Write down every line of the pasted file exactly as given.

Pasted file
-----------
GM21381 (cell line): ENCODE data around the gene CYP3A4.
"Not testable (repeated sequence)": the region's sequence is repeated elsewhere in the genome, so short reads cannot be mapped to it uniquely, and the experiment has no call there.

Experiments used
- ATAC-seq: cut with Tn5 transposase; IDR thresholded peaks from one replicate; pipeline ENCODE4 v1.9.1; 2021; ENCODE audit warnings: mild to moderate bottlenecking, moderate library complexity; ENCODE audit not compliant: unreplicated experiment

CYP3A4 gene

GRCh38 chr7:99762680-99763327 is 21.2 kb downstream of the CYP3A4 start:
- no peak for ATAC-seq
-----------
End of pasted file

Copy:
GM21381 (cell line): ENCODE data around the gene CYP3A4.
"Not testable (repeated sequence)": the region's sequence is repeated elsewhere in the genome, so short reads cannot be mapped to it uniquely, and the experiment has no call there.

Experiments used
- ATAC-seq: cut with Tn5 transposase; IDR thresholded peaks from one replicate; pipeline ENCODE4 v1.9.1; 2021; ENCODE audit warnings: mild to moderate bottlenecking, moderate library complexity; ENCODE audit not compliant: unreplicated experiment

CYP3A4 gene

GRCh38 chr7:99762680-99763327 is 21.2 kb downstream of the CYP3A4 start:
- no peak for ATAC-seq